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She just started working for my family in August, and we had gotten into a rhythm of her babysitting my 4-year-old son for a few hours every Saturday and/or Sunday morning while my husband and I went on "study dates"—what we call going to a cafe together to drink coffee as we work on our laptops.
My husband and I liked her: She had plenty of experience working as a babysitter, was unafraid of dealing with any seizures or allergic reactions that my son could potentially have, and mentioned on multiple occasions that she enjoyed babysitting him. She always seemed willing to babysit for us.
Until she didn't.
She mentioned a few weeks ago that she'd soon be working a few hours per week at a new job. Since then she has babysat for us at least once, two weekends ago, but then for the next 3 days that I asked about, she couldn't babysit because of being scheduled to work at her new job. That was understandable.
And then a week and a half ago, when I texted her about the possibility of babysitting this past Saturday and/or Sunday, she just...didn't respond. I sent her an email a couple of days later about a job opportunity I thought she might be interested in, and my husband sent her an email a few days later to follow up about babysitting this past Saturday and/or Sunday. But again, no response.
This experience has left my husband and me baffled.
Is she too busy to babysit for us anymore? If so, why doesn't she just tell us that? Did we do something to offend her? Is something difficult going on in her personal life?
Without any contact from her, we can't know the answers. It sort of feels like a break-up where the other person just stops returning your phone calls. It's very confusing, but the only thing we can do is move on.
And so, we're moving on.
Earlier this week, I put up an ad for a babysitter on Care.com. I struggled a bit with how much to write about my son's special needs. I knew I needed to disclose his special needs because first of all, it was the right thing to do, and secondly, I wanted to hear only from candidates who would feel comfortable managing his special needs. But I didn't want to write so much that I would scare potential candidates away.
In the end, I opted to write a brief intro about my son being sweet, curious, and really into playing with toy vehicles and going on walks. Then I wrote about his most pertinent special needs: wearing braces (but being able to walk), needing to use gestures and pictures to communicate (but being able to understand most of what is said to him), and needing a caregiver who can administer emergency meds in case of a seizure or allergic reaction.
I haven't received replies from any promising candidates, but I feel hopeful that we'll find someone, one way or another.
We always have.
We've had several babysitters over the years, including one wonderful one who is still working for us, thank goodness. We just need some extra help on the weekends, when she isn't always available.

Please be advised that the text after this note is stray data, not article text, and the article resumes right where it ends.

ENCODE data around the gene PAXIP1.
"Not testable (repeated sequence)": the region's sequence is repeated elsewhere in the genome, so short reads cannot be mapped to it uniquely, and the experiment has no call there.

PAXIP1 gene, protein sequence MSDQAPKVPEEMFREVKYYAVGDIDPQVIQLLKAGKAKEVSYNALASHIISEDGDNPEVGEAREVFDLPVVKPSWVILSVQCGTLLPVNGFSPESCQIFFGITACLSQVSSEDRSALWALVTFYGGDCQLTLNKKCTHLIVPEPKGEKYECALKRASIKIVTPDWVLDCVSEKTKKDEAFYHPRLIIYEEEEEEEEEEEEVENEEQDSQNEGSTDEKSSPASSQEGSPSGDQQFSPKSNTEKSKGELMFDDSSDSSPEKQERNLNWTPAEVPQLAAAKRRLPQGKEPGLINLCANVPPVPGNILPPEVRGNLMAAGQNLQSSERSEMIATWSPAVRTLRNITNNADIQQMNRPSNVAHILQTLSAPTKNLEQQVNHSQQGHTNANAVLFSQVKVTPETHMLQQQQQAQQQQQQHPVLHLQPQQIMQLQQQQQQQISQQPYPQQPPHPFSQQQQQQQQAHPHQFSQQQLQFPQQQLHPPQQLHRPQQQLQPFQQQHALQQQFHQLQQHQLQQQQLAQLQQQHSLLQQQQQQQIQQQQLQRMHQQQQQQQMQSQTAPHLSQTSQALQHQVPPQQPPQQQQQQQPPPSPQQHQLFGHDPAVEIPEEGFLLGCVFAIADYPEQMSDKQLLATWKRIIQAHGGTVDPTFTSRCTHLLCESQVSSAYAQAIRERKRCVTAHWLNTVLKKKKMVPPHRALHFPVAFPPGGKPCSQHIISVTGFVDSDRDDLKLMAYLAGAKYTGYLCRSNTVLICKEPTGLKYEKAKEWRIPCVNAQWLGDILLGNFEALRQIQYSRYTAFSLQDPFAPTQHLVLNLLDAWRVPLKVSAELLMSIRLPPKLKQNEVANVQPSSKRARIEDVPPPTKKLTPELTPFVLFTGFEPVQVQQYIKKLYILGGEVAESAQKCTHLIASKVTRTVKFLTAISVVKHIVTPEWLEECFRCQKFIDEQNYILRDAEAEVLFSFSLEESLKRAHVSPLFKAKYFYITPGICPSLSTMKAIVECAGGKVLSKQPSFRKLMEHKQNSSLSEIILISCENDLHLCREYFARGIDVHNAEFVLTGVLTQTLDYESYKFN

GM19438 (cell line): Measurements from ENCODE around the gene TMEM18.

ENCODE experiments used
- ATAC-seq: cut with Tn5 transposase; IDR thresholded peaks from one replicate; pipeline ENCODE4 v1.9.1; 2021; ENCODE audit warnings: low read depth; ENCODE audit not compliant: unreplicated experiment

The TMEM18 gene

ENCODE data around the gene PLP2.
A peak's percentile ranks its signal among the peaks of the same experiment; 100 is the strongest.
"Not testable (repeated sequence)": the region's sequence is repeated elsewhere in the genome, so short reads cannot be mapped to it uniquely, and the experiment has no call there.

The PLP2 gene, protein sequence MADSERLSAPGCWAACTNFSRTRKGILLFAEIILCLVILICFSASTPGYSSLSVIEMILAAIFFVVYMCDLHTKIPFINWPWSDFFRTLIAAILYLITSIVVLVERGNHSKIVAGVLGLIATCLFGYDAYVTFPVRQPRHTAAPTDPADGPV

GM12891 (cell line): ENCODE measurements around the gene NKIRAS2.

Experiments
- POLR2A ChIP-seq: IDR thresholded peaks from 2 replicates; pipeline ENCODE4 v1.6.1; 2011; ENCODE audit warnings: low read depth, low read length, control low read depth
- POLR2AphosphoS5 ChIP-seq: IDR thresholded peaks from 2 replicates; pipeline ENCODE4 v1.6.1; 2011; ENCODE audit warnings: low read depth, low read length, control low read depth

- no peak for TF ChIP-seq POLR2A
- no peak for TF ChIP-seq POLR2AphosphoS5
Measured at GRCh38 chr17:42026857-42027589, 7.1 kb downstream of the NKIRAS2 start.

Most of the babysitters we've found online using sites such as Care.com*, which allows you to view profiles and exchange messages. I know it can be scary using a new babysitter you've found on the internet, especially if your child has special needs, so if you're new to this, here are some tips I have for becoming more comfortable with a candidate babysitter:
- For the first meeting, meet with the candidate babysitter at a neutral, kid-friendly location, such as a kid-friendly cafe or the children's section of the library. Bring your kid along, and see how the babysitter interacts with him. Is she warm towards him? Is she playful? Ask her questions about her babysitting and other work experience. Does she ask you questions, too? In my opinion, it's a good sign if she does. If you feel comfortable, schedule a trial babysitting session with her.
- For the trial babysitting session, stay nearby. For example, if the babysitter is playing with your kid downstairs in your home, hang out upstairs and clean, rest, work on your computer, or whatever. That way, if the babysitter has questions, you can answer them on the spot, or if she needs to be trained in, say, how to feed your kid his snack, you can pop in at snack time, show her how it's done, and then go back to your hang-out place. Plus, you can listen to make sure your child is being kept safe.
- If the trial babysitting session goes well—you and the babysitter can decide what "goes well" means—then schedule another babysitting session. Continue staying nearby during babysitting sessions until both you and the babysitter feel comfortable with you leaving.
I hope you find these tips helpful. If you have any additional tips, please share them in the comments section below!
*Disclaimer: I'm not being paid by Care.com; I just like using their site.
Yes - the childrens' library is a good place to be.ReplyDelete
You might discover if the babysitter is semi-literate or functionally illiterate.
"Does she ask you questions too"?
And doing your normal things is important to make sure they won't feel hovered over.
Are you looking for au pairs and/or nannies too?
Hi, Adelaide! Thanks for taking the time to comment! (And sorry it's taken me so long to respond; we were on vacation.) I definitely agree that it's important to make sure a babysitter doesn't feel hovered over in the initial babysitting session. I think it's good for the babysitter and child to get to know one another with the parent out of sight.ReplyDelete
I'm not really looking for au pairs or nannies, just a babysitter who can help out 5-6 hours a week. I may have found someone, actually, since writing this post. She'll be coming to my house on Saturday afternoon for a trial babysitting session. Fingers crossed!